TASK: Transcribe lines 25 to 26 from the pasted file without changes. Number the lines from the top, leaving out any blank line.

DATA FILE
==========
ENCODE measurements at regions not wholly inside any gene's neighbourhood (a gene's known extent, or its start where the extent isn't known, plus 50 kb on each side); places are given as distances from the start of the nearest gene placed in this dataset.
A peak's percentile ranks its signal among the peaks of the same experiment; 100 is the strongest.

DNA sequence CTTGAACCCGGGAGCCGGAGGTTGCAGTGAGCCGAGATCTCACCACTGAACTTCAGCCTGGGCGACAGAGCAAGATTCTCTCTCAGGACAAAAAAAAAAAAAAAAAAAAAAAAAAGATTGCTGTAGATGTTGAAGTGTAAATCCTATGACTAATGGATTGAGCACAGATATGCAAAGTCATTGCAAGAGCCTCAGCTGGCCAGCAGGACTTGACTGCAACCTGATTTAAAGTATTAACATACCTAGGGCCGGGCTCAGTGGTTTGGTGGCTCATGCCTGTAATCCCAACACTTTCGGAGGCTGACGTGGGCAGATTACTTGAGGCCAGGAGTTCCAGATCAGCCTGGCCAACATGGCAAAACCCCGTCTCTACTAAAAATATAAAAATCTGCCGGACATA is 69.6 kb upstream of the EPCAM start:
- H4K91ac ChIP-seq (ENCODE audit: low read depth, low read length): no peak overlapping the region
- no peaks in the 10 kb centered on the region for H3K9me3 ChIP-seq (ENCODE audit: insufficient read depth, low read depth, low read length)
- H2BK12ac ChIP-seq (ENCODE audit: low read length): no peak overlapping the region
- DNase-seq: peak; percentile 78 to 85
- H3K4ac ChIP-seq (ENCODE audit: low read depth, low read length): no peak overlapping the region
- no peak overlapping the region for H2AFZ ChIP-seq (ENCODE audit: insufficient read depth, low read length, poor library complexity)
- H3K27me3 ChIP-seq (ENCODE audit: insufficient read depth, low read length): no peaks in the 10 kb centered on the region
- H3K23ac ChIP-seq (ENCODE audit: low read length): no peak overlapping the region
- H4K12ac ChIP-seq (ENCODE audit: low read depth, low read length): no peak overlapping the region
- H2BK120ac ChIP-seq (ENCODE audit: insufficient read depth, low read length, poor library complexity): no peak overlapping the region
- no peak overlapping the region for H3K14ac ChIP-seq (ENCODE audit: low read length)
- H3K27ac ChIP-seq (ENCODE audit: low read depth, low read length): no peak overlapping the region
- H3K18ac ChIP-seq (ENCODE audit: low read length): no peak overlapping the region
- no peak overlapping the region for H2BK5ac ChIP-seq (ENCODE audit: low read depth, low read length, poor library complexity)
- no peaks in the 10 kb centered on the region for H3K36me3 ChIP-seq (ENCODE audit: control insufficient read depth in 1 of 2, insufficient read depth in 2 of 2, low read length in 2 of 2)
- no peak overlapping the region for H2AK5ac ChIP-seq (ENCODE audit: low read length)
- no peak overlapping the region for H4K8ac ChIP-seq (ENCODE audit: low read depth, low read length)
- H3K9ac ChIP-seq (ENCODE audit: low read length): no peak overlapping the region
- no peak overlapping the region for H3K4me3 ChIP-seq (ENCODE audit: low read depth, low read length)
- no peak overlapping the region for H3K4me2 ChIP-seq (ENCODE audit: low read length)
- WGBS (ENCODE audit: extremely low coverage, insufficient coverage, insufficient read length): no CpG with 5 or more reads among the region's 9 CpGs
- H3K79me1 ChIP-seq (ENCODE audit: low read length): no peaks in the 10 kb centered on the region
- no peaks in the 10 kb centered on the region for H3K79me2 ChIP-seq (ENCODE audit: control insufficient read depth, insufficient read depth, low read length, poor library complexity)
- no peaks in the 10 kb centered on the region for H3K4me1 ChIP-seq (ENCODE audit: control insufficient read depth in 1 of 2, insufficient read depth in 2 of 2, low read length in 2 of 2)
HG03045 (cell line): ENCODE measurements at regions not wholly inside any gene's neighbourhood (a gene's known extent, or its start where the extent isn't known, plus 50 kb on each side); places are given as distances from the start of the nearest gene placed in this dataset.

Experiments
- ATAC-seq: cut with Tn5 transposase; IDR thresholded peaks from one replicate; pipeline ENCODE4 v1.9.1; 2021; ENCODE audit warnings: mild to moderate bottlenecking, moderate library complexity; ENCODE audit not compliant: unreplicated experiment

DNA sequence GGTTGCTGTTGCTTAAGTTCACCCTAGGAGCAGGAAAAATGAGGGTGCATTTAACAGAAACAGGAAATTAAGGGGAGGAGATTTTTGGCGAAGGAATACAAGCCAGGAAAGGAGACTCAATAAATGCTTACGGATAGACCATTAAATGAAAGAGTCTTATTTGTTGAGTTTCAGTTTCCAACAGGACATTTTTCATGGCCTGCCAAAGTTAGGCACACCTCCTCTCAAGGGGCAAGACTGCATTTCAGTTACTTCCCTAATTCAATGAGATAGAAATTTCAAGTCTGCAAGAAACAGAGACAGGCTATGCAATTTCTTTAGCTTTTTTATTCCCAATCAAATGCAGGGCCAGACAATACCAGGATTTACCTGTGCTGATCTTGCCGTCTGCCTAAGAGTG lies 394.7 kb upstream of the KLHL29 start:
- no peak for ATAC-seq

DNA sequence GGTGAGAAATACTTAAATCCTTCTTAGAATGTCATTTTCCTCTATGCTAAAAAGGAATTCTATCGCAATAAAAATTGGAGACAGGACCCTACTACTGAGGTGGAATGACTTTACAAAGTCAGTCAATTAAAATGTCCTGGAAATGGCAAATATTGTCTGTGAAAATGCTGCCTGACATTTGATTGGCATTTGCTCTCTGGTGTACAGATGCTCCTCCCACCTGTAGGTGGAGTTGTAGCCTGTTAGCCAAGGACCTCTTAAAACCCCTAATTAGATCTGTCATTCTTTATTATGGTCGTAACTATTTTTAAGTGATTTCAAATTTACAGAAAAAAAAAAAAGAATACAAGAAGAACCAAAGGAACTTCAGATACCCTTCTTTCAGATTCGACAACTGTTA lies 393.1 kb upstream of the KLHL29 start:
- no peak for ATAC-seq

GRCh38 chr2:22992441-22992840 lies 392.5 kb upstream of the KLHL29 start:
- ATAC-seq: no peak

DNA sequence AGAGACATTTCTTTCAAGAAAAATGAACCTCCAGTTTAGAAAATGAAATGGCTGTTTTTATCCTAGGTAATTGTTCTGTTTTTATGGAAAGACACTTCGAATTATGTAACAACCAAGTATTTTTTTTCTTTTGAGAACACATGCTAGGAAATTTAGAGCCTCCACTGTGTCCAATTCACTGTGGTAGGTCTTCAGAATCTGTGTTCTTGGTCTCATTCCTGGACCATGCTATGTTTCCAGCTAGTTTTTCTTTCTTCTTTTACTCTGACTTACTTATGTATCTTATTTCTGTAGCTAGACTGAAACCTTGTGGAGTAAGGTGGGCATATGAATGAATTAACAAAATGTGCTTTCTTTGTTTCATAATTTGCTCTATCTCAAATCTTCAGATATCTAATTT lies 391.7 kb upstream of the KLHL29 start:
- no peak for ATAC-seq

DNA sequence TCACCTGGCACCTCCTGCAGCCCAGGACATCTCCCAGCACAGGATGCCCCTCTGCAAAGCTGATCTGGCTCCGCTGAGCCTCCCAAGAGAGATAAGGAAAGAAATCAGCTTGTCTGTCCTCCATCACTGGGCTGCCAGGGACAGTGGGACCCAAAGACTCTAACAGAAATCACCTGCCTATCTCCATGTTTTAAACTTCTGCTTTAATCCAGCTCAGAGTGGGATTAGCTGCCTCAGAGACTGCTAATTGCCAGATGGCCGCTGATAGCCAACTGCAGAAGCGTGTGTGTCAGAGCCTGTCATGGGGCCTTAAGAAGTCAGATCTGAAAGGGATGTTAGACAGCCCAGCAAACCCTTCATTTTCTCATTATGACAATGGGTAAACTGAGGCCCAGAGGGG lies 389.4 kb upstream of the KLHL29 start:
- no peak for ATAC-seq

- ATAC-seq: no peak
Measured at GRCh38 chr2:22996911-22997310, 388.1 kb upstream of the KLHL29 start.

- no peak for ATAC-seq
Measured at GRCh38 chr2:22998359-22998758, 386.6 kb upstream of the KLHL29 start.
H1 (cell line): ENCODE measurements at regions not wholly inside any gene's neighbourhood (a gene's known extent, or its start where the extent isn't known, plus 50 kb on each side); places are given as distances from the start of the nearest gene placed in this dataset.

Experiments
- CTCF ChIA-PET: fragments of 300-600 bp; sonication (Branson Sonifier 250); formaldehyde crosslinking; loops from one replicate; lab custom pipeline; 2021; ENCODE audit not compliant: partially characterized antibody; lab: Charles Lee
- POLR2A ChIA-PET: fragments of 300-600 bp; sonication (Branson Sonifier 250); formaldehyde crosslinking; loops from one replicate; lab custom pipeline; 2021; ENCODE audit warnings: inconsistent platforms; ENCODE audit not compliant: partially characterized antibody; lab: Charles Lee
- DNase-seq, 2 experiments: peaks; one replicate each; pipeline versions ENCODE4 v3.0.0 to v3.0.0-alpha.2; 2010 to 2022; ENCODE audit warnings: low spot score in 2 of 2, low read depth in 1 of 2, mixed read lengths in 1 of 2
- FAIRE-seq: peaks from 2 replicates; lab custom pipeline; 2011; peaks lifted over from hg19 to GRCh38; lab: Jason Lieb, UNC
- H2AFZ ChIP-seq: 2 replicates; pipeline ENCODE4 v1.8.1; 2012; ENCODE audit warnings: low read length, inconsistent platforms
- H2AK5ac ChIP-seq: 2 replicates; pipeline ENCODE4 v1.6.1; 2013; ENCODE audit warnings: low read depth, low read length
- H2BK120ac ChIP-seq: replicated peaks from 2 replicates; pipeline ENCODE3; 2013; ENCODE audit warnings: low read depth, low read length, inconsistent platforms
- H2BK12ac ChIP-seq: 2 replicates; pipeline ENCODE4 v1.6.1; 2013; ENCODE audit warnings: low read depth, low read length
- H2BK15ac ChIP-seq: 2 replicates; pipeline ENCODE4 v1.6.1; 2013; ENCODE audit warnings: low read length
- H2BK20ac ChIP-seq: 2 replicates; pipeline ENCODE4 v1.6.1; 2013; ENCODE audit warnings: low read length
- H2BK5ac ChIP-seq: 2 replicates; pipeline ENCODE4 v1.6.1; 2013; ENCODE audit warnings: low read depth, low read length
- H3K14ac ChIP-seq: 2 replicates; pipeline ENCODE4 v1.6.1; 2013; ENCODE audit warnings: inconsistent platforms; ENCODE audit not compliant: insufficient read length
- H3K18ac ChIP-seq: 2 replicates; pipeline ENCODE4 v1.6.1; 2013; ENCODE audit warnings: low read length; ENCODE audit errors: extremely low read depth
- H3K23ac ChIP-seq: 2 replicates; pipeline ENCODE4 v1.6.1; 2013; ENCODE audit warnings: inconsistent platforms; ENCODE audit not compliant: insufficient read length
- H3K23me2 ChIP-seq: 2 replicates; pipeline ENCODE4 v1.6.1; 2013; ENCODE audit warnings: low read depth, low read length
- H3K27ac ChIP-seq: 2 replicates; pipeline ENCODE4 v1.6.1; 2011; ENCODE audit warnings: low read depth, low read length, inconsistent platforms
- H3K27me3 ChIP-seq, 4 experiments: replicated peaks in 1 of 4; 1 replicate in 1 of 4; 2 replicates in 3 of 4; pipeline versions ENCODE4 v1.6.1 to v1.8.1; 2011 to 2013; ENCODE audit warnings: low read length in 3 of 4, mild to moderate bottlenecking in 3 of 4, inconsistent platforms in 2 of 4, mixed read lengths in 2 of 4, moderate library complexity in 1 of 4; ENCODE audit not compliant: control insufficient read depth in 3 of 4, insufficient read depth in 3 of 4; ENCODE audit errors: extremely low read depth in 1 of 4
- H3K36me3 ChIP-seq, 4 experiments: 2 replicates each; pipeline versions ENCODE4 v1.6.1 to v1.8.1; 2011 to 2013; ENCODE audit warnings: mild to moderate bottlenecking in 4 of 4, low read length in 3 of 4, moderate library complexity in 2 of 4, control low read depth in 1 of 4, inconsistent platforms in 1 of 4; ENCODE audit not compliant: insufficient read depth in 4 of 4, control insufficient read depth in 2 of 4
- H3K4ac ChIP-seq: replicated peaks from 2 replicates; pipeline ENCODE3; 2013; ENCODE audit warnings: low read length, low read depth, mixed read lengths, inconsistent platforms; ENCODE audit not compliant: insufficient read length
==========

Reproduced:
- H3K79me1 ChIP-seq (ENCODE audit: low read length): no peaks in the 10 kb centered on the region
- no peaks in the 10 kb centered on the region for H3K79me2 ChIP-seq (ENCODE audit: control insufficient read depth, insufficient read depth, low read length, poor library complexity)